The Absence of Longer Texts in Literature Classes in Some Open and Distance Education Courses in India: Learning Outcomes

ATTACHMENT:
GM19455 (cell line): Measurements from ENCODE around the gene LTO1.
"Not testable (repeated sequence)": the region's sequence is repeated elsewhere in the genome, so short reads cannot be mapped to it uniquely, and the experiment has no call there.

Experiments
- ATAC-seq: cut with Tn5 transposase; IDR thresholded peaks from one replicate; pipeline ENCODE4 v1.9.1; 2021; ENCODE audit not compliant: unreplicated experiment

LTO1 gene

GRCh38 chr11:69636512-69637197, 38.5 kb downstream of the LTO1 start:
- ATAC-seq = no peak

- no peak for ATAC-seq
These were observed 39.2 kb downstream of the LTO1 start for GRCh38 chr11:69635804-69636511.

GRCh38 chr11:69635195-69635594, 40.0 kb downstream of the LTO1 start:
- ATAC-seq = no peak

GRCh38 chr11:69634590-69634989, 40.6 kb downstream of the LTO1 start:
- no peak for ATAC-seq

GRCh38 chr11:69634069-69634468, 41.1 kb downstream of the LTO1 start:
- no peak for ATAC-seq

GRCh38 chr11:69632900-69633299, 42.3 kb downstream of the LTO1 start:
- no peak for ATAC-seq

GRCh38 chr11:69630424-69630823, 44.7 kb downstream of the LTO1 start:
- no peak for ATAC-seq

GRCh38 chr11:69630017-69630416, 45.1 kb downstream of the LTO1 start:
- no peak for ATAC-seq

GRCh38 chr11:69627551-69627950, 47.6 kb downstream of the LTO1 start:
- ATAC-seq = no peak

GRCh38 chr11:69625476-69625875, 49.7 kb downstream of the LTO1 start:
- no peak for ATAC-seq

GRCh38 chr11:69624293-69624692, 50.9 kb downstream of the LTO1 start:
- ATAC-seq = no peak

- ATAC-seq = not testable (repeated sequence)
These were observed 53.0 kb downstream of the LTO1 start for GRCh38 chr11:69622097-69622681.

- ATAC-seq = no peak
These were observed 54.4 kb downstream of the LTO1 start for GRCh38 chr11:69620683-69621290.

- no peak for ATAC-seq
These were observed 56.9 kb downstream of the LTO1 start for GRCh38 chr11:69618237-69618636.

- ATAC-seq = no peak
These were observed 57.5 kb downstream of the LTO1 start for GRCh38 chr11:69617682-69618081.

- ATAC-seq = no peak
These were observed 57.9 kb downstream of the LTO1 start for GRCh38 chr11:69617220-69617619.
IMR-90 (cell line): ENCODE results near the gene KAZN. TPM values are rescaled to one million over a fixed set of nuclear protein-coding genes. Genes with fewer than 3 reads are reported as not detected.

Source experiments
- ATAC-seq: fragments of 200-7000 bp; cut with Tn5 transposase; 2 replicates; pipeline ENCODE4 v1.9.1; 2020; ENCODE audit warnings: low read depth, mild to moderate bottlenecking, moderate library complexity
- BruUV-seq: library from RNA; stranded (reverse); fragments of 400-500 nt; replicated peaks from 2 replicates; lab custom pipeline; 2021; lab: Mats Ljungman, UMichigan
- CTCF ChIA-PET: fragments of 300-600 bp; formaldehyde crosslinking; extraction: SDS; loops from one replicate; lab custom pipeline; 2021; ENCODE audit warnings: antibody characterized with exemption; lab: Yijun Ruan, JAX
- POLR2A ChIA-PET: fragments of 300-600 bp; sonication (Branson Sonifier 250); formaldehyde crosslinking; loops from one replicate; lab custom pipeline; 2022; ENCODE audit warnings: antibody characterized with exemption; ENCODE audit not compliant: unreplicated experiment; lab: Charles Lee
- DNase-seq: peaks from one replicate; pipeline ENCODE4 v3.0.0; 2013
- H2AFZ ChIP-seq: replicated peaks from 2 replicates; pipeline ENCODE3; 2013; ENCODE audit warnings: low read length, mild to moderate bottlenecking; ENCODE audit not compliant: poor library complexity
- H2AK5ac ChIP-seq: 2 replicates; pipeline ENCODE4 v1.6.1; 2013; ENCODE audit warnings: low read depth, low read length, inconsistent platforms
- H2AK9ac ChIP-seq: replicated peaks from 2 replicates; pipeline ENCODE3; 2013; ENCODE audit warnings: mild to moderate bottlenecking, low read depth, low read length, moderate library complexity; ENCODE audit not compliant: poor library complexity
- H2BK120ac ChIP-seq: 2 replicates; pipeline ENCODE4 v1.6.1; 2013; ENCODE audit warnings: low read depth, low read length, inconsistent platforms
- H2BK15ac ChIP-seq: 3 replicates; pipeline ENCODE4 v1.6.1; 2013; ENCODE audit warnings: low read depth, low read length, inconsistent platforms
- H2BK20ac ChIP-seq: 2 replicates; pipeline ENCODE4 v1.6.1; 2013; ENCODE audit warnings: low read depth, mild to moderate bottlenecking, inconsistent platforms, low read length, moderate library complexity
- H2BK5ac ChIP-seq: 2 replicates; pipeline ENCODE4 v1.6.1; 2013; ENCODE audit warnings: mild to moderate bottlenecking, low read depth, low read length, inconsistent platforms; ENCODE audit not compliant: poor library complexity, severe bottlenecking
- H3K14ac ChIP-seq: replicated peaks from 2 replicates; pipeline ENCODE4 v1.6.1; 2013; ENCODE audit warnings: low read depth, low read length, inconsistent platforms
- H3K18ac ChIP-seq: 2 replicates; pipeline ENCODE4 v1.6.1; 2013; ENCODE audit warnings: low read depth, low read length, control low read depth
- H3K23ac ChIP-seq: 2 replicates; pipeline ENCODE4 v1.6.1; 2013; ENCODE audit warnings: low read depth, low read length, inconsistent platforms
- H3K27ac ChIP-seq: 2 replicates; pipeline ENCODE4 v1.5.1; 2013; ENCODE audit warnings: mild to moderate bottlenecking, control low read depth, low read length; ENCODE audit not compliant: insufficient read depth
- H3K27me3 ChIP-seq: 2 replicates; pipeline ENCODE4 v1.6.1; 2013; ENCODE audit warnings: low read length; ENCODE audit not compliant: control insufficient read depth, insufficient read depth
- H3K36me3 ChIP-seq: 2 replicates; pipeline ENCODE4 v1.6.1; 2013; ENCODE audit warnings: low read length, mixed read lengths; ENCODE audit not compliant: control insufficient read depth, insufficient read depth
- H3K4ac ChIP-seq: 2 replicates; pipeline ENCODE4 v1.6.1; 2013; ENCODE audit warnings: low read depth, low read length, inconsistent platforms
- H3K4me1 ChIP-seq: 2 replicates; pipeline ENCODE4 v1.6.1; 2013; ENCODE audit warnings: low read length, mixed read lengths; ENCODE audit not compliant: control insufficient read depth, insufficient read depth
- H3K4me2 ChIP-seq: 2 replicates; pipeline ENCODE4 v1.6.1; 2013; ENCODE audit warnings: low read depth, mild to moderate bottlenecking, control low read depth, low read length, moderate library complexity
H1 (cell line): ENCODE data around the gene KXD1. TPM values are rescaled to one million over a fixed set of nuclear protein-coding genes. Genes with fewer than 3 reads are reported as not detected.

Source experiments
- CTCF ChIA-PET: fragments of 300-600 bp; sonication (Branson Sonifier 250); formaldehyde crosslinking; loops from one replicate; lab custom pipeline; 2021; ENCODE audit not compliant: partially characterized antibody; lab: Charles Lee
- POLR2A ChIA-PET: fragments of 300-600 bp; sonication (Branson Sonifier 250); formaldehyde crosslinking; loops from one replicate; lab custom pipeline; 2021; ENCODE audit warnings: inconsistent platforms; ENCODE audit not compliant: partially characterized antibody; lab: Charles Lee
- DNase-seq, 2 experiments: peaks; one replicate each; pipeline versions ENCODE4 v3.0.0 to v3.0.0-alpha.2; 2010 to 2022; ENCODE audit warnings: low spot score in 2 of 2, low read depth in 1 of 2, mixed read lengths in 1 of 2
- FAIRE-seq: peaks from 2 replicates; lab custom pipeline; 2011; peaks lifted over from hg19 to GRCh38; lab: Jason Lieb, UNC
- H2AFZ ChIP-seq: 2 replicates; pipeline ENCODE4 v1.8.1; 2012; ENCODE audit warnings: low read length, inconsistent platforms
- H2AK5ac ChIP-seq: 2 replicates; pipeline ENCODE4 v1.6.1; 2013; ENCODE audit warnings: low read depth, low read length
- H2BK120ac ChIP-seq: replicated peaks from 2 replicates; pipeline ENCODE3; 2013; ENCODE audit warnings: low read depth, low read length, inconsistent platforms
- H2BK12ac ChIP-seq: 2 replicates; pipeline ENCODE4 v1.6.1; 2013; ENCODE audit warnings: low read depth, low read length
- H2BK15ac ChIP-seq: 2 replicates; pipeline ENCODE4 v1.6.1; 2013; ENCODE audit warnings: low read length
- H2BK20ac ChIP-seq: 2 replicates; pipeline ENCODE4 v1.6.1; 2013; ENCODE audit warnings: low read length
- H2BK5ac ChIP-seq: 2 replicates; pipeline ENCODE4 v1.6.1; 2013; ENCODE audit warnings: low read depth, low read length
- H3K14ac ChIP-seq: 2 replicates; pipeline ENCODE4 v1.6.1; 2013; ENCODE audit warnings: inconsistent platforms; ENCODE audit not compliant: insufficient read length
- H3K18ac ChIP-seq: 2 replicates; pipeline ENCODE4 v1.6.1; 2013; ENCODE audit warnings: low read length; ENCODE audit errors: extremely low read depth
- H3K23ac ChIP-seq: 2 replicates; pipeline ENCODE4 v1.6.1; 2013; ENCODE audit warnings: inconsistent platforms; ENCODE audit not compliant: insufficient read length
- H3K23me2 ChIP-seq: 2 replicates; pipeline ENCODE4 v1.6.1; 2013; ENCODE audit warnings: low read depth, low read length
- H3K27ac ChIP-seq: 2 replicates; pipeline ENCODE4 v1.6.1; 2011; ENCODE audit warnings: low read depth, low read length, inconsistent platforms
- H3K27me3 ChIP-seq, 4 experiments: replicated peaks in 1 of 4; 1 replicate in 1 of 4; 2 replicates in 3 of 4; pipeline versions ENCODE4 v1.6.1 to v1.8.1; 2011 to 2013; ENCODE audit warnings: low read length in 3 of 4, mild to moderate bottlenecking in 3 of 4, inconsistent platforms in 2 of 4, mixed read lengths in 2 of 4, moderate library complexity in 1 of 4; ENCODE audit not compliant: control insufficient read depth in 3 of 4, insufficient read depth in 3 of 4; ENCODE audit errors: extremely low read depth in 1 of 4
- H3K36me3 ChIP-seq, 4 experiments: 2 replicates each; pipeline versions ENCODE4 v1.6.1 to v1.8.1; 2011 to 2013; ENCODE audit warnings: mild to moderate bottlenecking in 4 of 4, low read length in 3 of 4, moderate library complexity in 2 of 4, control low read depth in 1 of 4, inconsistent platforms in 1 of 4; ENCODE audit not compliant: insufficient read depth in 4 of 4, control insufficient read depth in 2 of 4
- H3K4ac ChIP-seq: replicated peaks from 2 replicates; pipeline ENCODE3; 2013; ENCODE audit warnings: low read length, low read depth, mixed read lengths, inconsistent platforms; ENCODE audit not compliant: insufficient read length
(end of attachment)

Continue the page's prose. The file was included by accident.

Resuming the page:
Self-Instructional Materials (SIMs) in distance and open learning (ODL), particularly in case of literature modules in certain open universities in India do not seem to provide the longer texts of works penned by both canonical as well as non-canonical authors; short poetry and critical pieces are just some of the exceptions. Often the emphasis is on the critical material available on the author, coupled with notes and commentaries. As any understanding of a text is important to gain a deeper understanding of the socio-economic and the cultural milieu in which the work was conceived, while “reading between the lines” can be of additional help, often this absence raises questions as regards the efficiency of the SIMs used in the literature classroom. On the other hand, regular courses in the nation emphasize the reading of the text per se. This paper would like to analyze the learning outcomes of around fifty students in the ODL mode and around the same number of students in a literature class in “regular” mode using the theories of learning and behavioral conditioning in psychology and analyze this issue of availability and non-availability of texts in a classroom, particularly in a literature course from the vantage point of student responses and subsequent evaluation in exams.
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